Ballarat Cemeteries Trust management has assured employees at its two sites that jobs will remain protected ahead of enterprise bargaining negotiations.
Negotiations for pay and conditions for the trust’s five indoor and 11 outdoor staff will soon to start.
Trust chairman Judy Verlin said the staff, some of whom have been employed for more than 30 years, were valued for their experience.
“Our staff are in a unique position because of the situations they deal with,” she said.
“Every day they deal with families and grief, and we try to value our staff for the service they provide.”
The trust manages two sites in the municipality.
The Ballarat Old Cemetery on Creswick road has been filled to capacity, while the Ballarat New Cemetery on Singlers Road has plots still available.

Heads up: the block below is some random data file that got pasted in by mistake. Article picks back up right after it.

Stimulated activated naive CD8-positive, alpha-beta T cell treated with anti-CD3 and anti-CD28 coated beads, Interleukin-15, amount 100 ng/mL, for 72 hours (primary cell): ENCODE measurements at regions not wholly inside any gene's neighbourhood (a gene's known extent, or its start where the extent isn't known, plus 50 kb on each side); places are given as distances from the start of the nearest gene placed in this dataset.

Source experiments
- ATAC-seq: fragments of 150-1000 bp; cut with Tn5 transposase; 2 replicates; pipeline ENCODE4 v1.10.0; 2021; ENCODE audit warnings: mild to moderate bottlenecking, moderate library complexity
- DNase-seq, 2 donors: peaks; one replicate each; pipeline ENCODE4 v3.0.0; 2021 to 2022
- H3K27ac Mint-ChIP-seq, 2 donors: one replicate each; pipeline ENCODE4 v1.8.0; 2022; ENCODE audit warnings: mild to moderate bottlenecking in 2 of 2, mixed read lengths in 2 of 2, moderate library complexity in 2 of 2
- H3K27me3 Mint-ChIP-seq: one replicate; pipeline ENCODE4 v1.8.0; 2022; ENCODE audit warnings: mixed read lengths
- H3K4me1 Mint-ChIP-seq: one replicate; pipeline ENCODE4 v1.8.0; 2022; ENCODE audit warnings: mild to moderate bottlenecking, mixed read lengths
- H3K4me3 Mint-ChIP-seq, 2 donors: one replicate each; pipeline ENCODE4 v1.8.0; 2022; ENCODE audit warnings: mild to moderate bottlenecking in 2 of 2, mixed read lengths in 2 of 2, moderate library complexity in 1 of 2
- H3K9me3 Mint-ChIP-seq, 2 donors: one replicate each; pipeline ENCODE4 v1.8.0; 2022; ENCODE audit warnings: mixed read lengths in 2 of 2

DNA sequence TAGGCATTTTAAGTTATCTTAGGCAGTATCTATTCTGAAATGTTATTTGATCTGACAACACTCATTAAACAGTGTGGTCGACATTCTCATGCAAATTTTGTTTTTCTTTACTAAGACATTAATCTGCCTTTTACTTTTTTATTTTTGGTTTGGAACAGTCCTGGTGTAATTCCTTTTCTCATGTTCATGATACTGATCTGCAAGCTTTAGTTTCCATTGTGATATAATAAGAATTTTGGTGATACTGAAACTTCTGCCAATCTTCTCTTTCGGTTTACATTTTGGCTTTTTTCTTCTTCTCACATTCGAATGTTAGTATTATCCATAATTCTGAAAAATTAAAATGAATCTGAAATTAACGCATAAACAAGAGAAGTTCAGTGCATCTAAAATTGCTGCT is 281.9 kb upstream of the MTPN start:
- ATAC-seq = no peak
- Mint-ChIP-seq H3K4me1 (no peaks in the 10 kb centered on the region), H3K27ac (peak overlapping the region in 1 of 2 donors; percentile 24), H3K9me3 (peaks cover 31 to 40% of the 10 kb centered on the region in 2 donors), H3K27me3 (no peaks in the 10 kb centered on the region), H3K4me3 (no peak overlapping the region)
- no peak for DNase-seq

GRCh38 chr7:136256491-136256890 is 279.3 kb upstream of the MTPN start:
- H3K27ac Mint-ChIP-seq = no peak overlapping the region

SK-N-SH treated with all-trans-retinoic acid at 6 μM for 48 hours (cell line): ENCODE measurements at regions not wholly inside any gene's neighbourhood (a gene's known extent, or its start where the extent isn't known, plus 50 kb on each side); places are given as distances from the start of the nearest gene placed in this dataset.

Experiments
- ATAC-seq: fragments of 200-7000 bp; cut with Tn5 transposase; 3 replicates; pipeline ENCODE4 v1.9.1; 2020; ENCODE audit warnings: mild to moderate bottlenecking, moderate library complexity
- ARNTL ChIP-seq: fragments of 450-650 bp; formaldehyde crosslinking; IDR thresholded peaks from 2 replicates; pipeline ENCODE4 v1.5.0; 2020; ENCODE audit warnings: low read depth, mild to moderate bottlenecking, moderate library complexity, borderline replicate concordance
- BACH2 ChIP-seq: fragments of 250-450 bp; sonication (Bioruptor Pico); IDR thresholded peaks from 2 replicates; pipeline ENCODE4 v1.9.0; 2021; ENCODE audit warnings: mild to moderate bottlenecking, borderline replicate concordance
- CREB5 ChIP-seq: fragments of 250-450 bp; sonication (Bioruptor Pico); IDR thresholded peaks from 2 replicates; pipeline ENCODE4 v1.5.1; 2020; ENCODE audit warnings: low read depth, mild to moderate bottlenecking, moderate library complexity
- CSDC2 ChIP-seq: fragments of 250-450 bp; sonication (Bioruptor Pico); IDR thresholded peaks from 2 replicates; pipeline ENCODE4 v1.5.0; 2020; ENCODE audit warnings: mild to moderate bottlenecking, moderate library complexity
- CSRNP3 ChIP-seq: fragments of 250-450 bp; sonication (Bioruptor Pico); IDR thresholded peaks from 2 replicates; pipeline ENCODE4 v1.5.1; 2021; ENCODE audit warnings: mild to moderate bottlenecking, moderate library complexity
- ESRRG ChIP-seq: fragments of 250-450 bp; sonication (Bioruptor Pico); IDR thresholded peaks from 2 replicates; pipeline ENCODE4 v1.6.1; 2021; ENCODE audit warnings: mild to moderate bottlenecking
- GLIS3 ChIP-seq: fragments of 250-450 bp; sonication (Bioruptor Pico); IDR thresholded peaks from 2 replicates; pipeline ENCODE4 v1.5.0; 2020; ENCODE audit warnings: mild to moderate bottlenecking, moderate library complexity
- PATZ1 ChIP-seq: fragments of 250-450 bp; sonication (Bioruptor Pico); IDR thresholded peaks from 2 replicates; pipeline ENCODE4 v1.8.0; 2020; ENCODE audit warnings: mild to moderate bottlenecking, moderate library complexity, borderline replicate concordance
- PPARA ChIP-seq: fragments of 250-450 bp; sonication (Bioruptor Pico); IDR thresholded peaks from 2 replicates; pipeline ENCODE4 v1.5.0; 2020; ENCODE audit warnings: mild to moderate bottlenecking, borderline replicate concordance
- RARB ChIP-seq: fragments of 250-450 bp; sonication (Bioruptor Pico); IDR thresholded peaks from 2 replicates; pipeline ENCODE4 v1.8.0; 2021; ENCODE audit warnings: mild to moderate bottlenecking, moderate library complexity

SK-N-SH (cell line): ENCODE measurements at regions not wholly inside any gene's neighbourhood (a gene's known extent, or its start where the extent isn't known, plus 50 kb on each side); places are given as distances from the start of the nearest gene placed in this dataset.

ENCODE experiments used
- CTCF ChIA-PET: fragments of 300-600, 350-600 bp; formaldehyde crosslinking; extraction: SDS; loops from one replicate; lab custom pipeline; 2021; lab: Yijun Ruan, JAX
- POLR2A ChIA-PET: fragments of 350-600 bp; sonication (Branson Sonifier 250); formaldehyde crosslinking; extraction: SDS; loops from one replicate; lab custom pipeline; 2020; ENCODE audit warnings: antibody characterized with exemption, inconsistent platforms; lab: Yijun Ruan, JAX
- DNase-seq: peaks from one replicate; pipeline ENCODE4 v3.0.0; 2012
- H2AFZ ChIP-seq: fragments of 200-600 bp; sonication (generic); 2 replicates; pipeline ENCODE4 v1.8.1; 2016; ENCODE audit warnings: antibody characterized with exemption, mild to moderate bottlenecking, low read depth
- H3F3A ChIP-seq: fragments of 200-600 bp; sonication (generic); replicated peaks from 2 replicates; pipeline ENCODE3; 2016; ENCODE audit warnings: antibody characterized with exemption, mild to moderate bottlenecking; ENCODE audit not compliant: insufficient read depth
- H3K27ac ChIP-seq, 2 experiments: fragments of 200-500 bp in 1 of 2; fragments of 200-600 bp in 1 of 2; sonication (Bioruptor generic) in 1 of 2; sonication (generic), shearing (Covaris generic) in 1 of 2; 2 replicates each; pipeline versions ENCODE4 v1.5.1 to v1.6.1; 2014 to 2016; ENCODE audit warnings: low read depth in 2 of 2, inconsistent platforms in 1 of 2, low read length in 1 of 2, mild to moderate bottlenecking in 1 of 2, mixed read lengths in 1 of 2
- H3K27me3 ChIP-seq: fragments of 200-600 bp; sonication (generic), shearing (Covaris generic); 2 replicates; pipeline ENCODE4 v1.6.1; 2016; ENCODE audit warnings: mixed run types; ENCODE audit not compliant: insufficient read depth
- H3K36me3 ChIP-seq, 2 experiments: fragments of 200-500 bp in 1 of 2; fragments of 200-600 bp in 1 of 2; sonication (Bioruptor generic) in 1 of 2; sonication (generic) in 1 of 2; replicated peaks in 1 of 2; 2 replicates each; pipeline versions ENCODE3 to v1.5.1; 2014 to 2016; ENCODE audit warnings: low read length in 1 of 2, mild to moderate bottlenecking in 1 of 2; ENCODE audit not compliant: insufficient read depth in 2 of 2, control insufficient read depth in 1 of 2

Despite its name, the Ballarat New Cemetery was built 150 years ago, but still has space for an estimated 70 years.
Trust chief executive Annie De Yong said the cemetery had engaged in a sweeping review 12 months ago that investigated its operations.
“In other state, outside of Victoria, they have deregulated competition so anyone can do it,” she said.
“There is a lot of competition in the cremation market because people can choose to do it anywhere in Australia now,” she said.
“Some funeral services found it cheaper to take people over the border, cremate them, then bring them back for burial.”
To combat the interstate challenge Ballarat Cemeteries has readjusted its own business model, including a slashing of cremation costs.
This was matched by a move to a greater focus on a user pays system.
State government legislation requires the trust to maintain the cemetery “in perpetuity”.
This means there are ongoing costs for trust, long after families have stopped paying for a grave site.
Ms Verlin said the next challenge was to open up the cemetery to new cultural groups arriving in Ballarat.
“There is an increase in diversity, we have significant heritage areas here already with the Chinese section, and significant heritage with the RSL section,” she said.
“But some of these cultural groups still decide to go back to Melbourne for burial to feel part of their communities there.”